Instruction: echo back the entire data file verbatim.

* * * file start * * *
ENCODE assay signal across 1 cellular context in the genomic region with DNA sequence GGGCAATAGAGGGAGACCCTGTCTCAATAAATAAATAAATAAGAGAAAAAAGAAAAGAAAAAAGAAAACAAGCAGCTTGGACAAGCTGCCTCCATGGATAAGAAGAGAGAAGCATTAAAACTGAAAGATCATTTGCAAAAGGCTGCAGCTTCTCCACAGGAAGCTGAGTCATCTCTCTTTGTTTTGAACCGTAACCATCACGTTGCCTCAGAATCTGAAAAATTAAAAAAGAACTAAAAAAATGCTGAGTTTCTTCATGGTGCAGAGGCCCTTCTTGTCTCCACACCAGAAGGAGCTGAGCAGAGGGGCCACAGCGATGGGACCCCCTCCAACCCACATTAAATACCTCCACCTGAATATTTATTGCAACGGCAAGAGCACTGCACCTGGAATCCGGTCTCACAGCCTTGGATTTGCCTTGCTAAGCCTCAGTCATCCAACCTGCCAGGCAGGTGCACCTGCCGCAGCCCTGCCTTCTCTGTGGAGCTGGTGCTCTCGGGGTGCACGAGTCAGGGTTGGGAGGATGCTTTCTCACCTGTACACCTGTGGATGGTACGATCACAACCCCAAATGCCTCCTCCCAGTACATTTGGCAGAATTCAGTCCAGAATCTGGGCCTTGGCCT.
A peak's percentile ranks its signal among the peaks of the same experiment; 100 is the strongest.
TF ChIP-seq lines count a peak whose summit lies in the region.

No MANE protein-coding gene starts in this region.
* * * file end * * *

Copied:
ENCODE assay signal across 1 cellular context in the genomic region with DNA sequence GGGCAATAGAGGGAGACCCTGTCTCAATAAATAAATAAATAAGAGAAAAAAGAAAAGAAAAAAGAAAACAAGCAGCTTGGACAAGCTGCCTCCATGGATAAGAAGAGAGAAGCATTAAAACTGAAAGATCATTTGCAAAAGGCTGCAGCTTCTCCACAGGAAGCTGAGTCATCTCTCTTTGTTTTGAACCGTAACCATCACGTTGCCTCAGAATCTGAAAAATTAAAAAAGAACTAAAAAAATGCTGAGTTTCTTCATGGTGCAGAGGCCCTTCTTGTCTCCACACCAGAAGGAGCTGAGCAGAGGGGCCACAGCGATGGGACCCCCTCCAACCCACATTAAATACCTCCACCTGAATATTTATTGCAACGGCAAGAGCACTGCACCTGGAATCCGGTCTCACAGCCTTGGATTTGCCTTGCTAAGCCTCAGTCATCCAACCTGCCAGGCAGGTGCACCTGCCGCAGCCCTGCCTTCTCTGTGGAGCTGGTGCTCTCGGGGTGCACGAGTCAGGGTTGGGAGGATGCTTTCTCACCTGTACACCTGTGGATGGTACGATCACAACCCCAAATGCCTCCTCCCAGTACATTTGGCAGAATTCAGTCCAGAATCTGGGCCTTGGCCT.
A peak's percentile ranks its signal among the peaks of the same experiment; 100 is the strongest.
TF ChIP-seq lines count a peak whose summit lies in the region.

No MANE protein-coding gene starts in this region.